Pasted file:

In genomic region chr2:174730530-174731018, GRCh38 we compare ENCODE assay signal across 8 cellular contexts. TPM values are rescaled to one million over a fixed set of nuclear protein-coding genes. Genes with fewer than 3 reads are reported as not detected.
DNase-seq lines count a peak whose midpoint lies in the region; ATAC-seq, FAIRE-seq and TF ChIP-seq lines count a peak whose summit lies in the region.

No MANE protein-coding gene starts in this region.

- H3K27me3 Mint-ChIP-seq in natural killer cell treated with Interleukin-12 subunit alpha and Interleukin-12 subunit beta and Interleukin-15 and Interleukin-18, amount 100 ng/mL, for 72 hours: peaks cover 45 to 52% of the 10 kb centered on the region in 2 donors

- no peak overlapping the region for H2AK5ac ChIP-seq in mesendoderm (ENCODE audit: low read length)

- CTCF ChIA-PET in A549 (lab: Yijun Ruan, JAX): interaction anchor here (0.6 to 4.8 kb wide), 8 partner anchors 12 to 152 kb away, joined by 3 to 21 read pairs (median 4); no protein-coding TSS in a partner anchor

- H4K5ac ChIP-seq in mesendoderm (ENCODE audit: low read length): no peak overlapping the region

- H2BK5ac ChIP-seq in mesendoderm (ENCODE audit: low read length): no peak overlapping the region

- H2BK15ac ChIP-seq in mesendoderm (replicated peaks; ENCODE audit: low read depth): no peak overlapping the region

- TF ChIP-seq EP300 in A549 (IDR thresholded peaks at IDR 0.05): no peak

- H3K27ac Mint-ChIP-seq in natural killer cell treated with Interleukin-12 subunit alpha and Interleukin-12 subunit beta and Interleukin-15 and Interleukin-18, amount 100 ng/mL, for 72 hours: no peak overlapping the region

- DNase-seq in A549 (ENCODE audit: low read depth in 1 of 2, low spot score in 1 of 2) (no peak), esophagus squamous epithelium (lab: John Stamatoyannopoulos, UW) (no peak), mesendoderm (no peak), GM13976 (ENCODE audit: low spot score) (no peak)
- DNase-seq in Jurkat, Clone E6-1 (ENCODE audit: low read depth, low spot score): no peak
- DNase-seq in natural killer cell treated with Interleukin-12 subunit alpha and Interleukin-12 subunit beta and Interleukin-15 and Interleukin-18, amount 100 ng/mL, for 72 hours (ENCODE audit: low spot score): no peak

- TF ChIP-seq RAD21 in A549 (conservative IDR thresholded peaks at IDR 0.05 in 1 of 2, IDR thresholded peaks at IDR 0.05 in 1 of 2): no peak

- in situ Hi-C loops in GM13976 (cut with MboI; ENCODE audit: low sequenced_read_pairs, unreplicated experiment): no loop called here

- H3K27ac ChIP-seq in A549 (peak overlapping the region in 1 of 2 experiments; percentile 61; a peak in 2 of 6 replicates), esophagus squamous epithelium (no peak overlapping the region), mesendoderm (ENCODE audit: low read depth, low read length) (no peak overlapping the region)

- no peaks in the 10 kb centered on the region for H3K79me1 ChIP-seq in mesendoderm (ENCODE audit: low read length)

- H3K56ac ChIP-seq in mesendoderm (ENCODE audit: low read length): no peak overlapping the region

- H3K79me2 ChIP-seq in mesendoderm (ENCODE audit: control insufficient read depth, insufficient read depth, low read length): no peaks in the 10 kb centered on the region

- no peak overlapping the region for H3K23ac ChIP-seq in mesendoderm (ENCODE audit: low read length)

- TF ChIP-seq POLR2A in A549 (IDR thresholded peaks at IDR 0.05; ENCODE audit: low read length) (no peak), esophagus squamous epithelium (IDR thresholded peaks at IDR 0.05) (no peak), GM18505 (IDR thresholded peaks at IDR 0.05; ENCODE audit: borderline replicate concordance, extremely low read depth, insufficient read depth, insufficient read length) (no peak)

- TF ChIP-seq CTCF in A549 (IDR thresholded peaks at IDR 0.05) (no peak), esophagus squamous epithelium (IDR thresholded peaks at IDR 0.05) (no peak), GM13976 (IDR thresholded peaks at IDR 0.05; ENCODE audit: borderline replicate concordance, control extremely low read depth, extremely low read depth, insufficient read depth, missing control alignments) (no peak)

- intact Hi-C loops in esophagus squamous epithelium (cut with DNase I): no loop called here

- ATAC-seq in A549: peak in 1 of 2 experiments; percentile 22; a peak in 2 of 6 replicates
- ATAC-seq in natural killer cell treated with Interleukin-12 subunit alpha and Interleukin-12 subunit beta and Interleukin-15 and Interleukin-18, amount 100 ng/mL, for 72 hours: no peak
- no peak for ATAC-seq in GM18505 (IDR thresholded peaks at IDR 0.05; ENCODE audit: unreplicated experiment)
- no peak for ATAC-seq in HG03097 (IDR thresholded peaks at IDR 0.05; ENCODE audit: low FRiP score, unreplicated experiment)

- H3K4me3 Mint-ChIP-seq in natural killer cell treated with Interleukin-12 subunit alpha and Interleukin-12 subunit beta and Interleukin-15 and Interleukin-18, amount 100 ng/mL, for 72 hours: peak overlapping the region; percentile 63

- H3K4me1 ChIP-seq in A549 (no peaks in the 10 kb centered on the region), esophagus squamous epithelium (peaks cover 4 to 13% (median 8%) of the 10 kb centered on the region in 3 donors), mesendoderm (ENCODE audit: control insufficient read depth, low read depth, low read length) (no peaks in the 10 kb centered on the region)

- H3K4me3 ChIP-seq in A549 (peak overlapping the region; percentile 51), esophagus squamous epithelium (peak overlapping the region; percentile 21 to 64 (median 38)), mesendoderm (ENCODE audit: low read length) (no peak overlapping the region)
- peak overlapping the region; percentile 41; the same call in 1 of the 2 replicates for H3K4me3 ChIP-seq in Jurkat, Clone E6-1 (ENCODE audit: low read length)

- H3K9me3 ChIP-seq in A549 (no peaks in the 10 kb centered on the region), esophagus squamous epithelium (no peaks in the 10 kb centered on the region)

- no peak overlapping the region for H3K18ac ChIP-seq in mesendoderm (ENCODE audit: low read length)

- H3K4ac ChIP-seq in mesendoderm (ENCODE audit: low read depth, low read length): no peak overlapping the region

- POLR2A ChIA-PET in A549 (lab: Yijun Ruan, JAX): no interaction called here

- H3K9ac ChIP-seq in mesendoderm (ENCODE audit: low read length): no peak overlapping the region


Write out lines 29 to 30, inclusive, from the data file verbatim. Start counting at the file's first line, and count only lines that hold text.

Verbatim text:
- H3K4me3 Mint-ChIP-seq in natural killer cell treated with Interleukin-12 subunit alpha and Interleukin-12 subunit beta and Interleukin-15 and Interleukin-18, amount 100 ng/mL, for 72 hours: peak overlapping the region; percentile 63

- H3K4me1 ChIP-seq in A549 (no peaks in the 10 kb centered on the region), esophagus squamous epithelium (peaks cover 4 to 13% (median 8%) of the 10 kb centered on the region in 3 donors), mesendoderm (ENCODE audit: control insufficient read depth, low read depth, low read length) (no peaks in the 10 kb centered on the region)